Philadelphia 21st: October 1802
My dear Mother
I have at length returned to the City for the purpose of remaining in it during the rest of the Season. We do not yet pretend to be free from cases of autumnal fever, which have been particularly malignant and fatal; but those, who, like myself, are believers in domestic origin, may return without apprehension.
From my brother I have had accounts, from time to time, of the health of our family & friends, but in one of his letters he mentioned your occasional attacks of disorder, which has given me considerable uneasiness. By his last letter, however, I am happy to learn, that you were in tolerable health. Since my exile from the City I have been, for the most part, a resident at those springs and the vicinity of them, whence I wrote you last. I know not whether the letter reached you as I have not since heard directly from you. My time was spent agreeably, in the pursuit of health, of which I have gained a tolerable share. I never knew a finer Autumn than the present, and the Country about the spot I pitched upon for a retreat was particularly beautiful. I have gathered but few memoirs of the Yellow springs, in addition to those I wrote you. From an old friend, whose age borders upon four score & ten, I learnt, that these springs have been resorted to by invalids, before his time; so that we may easily conjecture, that they have been discovered a century & upwards. The situation is truly romantic, and though not more than five or six miles from the Lancaster turnpike, the cross road which conducts to them is of the roughest and most frightful order. The accommodations too, at the place, are of a piece with the roads; yet notwithstanding all these drawbacks & discouragements, scarcely any watering place is more frequented. Some of my friends here are quite astonished at my partiality for this spot, as they were with me there, when the floor and a single blanket was the only substitute for a bed I could obtain. I have tried to persuade my friend Judge Jones to purchase the place and make me his tenant; but the price is too extravagant, he says, and the land about it too mountainous to cultivate with profit. I passed nearly a week with this old gentleman before my return, and witnessing the independence & plenty in which he lives, I could not refrain from coveting his situation. His wife is a sister of Mrs: Rutter, with whom I live, and this was sufficient to insure me the most hospitable reception at her house.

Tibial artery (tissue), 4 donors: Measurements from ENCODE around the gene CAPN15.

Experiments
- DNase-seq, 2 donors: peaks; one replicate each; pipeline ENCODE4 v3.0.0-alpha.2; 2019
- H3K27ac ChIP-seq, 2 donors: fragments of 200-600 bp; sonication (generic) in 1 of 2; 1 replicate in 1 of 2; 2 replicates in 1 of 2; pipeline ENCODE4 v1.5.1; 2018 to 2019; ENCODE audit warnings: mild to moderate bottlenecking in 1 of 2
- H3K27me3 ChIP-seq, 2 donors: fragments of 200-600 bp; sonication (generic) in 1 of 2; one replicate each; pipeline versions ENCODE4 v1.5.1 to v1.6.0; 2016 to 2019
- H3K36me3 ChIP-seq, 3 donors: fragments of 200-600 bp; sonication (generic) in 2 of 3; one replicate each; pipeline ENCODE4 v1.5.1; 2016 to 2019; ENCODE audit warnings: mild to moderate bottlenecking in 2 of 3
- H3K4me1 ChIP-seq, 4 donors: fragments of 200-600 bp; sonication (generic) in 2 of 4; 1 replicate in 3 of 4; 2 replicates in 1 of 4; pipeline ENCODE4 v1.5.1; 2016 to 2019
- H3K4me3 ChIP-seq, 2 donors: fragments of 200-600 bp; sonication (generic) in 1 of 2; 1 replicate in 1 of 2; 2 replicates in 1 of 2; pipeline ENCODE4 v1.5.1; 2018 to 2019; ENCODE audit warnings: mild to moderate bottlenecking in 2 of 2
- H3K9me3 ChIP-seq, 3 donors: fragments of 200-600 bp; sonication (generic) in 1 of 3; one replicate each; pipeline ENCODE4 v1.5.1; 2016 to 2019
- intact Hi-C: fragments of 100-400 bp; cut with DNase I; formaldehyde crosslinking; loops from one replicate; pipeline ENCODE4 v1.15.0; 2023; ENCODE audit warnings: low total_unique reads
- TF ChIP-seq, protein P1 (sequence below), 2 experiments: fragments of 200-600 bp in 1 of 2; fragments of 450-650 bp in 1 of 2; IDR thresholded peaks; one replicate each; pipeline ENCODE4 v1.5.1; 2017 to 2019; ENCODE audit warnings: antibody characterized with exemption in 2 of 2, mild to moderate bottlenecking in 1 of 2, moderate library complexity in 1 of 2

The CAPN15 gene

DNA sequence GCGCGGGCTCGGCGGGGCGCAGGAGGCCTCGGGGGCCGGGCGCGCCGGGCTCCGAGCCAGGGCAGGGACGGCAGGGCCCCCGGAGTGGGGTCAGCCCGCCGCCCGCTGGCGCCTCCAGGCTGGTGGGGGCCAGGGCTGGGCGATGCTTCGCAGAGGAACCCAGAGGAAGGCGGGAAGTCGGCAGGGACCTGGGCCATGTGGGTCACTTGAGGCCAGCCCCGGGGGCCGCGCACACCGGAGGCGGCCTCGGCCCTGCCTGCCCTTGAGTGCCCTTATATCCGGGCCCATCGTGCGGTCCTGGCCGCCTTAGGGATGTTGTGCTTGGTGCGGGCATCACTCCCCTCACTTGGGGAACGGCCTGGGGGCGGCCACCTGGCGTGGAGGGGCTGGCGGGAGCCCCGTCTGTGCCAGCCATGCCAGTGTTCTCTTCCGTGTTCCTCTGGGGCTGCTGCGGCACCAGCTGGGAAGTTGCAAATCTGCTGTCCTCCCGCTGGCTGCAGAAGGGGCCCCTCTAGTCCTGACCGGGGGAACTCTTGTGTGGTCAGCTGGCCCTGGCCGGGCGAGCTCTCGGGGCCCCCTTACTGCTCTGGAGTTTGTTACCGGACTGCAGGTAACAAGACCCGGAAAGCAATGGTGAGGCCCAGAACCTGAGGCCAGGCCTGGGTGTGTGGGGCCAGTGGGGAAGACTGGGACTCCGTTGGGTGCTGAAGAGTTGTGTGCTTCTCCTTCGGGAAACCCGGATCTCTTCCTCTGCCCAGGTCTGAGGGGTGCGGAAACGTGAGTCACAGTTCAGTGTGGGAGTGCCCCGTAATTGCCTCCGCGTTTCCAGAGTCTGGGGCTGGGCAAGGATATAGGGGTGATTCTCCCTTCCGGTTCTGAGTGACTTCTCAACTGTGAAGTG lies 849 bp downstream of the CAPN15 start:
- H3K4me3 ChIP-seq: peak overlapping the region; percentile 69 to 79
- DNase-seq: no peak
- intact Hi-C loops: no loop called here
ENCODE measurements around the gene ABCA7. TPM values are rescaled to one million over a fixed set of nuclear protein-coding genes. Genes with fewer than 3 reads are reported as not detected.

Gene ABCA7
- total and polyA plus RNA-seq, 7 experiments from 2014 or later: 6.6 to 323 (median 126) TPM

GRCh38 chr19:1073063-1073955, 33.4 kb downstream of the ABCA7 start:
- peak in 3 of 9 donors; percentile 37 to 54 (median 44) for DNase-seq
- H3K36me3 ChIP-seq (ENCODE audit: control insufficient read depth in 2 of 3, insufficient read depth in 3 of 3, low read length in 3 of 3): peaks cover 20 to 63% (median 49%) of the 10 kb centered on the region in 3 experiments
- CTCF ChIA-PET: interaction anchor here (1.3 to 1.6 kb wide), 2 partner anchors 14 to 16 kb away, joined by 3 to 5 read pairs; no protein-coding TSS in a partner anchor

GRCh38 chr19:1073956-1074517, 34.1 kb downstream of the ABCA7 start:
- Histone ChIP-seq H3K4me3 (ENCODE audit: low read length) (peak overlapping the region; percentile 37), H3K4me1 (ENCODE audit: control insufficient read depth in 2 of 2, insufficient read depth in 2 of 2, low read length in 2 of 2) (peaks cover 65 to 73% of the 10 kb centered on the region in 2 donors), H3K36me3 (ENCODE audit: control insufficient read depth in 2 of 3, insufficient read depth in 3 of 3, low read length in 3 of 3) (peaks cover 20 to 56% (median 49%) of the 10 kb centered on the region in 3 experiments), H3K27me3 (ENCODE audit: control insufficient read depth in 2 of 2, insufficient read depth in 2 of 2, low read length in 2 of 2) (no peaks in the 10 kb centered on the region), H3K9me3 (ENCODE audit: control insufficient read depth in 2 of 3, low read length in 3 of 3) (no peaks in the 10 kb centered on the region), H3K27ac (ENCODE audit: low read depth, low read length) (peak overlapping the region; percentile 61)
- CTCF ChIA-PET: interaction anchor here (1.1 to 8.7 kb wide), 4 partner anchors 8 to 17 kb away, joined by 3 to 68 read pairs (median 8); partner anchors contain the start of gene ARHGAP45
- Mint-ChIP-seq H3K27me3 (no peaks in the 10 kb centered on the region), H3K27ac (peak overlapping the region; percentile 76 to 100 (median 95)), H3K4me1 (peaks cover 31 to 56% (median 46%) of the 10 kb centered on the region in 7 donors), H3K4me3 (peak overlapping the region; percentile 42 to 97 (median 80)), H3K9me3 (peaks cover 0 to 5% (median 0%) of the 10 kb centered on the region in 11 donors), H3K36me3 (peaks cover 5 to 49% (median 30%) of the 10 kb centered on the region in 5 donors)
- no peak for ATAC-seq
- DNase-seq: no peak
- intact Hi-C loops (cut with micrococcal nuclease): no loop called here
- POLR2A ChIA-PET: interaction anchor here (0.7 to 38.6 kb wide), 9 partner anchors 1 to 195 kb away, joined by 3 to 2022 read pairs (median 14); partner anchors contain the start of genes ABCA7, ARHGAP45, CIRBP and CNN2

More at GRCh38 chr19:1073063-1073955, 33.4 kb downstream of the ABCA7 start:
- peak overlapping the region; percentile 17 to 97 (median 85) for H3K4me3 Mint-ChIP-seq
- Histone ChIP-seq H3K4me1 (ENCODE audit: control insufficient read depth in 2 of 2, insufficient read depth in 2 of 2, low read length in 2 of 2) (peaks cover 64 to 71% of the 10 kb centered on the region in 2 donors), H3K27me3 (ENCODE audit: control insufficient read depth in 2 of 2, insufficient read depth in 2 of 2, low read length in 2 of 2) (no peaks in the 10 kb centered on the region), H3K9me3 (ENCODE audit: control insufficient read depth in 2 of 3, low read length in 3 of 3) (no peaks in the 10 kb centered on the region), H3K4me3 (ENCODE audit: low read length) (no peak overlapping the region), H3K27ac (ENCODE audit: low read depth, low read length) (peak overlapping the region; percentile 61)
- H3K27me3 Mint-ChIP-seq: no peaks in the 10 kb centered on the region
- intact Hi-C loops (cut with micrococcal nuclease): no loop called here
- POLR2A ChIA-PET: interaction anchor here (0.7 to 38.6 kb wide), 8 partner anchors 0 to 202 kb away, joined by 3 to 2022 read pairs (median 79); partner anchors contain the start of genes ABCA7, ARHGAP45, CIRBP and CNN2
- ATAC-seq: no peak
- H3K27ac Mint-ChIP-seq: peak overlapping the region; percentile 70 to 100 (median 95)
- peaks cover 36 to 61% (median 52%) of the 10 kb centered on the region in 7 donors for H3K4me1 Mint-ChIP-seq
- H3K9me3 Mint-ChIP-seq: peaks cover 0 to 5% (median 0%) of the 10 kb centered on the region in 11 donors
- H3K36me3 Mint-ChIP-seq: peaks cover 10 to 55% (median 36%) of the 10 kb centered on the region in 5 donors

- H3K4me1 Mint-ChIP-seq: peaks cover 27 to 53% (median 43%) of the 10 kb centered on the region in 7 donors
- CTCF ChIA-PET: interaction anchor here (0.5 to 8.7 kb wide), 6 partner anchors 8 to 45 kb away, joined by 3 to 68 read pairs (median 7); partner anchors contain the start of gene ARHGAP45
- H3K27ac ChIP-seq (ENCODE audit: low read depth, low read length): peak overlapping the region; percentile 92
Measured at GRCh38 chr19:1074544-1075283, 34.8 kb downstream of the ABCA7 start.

The papers will inform you of the fate of our elections in this State. We are now completely subject to Irish renegade’s. I have done with the Aurora and therefore am no longer a politician.
With best love & duty to my father & the family / I am, dear mother / Your Son
T. B. Adams.
MHi: Adams Papers.